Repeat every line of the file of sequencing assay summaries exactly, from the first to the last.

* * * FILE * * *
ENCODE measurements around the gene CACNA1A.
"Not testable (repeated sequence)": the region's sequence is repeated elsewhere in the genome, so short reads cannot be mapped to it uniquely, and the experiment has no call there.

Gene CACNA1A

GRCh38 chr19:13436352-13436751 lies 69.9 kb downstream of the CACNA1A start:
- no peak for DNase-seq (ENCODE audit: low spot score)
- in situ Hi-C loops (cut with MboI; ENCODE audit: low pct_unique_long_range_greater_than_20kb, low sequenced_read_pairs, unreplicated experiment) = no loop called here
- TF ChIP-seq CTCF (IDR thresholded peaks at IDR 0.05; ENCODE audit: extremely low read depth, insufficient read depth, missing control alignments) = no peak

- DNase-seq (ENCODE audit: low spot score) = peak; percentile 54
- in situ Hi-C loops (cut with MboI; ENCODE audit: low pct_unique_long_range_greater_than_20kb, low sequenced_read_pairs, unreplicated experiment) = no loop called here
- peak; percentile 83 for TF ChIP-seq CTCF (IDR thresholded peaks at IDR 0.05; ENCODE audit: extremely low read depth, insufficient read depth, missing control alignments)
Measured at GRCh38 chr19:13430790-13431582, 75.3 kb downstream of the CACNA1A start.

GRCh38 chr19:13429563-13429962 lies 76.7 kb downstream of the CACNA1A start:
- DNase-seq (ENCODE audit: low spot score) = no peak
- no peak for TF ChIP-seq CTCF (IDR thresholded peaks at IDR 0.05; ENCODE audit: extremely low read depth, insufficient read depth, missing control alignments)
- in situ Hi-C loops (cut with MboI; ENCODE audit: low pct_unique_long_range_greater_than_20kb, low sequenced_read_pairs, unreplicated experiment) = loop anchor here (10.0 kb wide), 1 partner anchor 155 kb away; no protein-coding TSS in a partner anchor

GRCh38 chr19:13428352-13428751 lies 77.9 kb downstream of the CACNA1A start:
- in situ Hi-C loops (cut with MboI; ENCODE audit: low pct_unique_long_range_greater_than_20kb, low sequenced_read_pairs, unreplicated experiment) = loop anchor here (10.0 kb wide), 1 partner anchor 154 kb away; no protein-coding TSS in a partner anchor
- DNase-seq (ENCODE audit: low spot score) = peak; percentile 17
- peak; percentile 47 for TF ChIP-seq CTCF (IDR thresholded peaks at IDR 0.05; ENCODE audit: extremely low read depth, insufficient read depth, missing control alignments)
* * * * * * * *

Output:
ENCODE measurements around the gene CACNA1A.
"Not testable (repeated sequence)": the region's sequence is repeated elsewhere in the genome, so short reads cannot be mapped to it uniquely, and the experiment has no call there.

Gene CACNA1A

GRCh38 chr19:13436352-13436751 lies 69.9 kb downstream of the CACNA1A start:
- no peak for DNase-seq (ENCODE audit: low spot score)
- in situ Hi-C loops (cut with MboI; ENCODE audit: low pct_unique_long_range_greater_than_20kb, low sequenced_read_pairs, unreplicated experiment) = no loop called here
- TF ChIP-seq CTCF (IDR thresholded peaks at IDR 0.05; ENCODE audit: extremely low read depth, insufficient read depth, missing control alignments) = no peak

- DNase-seq (ENCODE audit: low spot score) = peak; percentile 54
- in situ Hi-C loops (cut with MboI; ENCODE audit: low pct_unique_long_range_greater_than_20kb, low sequenced_read_pairs, unreplicated experiment) = no loop called here
- peak; percentile 83 for TF ChIP-seq CTCF (IDR thresholded peaks at IDR 0.05; ENCODE audit: extremely low read depth, insufficient read depth, missing control alignments)
Measured at GRCh38 chr19:13430790-13431582, 75.3 kb downstream of the CACNA1A start.

GRCh38 chr19:13429563-13429962 lies 76.7 kb downstream of the CACNA1A start:
- DNase-seq (ENCODE audit: low spot score) = no peak
- no peak for TF ChIP-seq CTCF (IDR thresholded peaks at IDR 0.05; ENCODE audit: extremely low read depth, insufficient read depth, missing control alignments)
- in situ Hi-C loops (cut with MboI; ENCODE audit: low pct_unique_long_range_greater_than_20kb, low sequenced_read_pairs, unreplicated experiment) = loop anchor here (10.0 kb wide), 1 partner anchor 155 kb away; no protein-coding TSS in a partner anchor

GRCh38 chr19:13428352-13428751 lies 77.9 kb downstream of the CACNA1A start:
- in situ Hi-C loops (cut with MboI; ENCODE audit: low pct_unique_long_range_greater_than_20kb, low sequenced_read_pairs, unreplicated experiment) = loop anchor here (10.0 kb wide), 1 partner anchor 154 kb away; no protein-coding TSS in a partner anchor
- DNase-seq (ENCODE audit: low spot score) = peak; percentile 17
- peak; percentile 47 for TF ChIP-seq CTCF (IDR thresholded peaks at IDR 0.05; ENCODE audit: extremely low read depth, insufficient read depth, missing control alignments)